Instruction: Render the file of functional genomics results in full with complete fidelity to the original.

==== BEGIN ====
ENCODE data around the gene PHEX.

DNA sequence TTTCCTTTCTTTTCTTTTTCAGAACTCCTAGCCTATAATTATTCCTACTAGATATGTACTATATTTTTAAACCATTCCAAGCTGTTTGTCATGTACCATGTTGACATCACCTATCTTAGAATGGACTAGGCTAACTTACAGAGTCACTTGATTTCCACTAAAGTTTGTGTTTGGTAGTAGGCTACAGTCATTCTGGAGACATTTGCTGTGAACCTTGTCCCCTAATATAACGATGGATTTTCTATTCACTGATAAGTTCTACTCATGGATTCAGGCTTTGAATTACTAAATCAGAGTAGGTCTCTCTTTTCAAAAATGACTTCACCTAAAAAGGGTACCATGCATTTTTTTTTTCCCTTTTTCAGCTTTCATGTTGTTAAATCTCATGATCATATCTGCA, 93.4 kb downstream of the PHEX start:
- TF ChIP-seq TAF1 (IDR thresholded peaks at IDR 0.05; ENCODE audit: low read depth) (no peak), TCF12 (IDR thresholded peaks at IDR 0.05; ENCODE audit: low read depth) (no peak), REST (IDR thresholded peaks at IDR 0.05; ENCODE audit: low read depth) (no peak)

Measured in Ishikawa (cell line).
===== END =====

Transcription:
ENCODE data around the gene PHEX.

DNA sequence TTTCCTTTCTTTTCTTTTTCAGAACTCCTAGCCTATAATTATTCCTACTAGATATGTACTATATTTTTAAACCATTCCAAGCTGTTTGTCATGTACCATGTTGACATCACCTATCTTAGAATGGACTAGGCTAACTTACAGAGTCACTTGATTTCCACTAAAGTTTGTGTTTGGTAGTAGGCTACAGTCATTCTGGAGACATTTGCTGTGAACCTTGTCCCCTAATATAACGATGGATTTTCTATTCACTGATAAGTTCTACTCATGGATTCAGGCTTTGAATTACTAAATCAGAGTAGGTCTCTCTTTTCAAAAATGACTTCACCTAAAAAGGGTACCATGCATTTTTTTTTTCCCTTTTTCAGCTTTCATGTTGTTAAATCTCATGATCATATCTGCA, 93.4 kb downstream of the PHEX start:
- TF ChIP-seq TAF1 (IDR thresholded peaks at IDR 0.05; ENCODE audit: low read depth) (no peak), TCF12 (IDR thresholded peaks at IDR 0.05; ENCODE audit: low read depth) (no peak), REST (IDR thresholded peaks at IDR 0.05; ENCODE audit: low read depth) (no peak)

Measured in Ishikawa (cell line).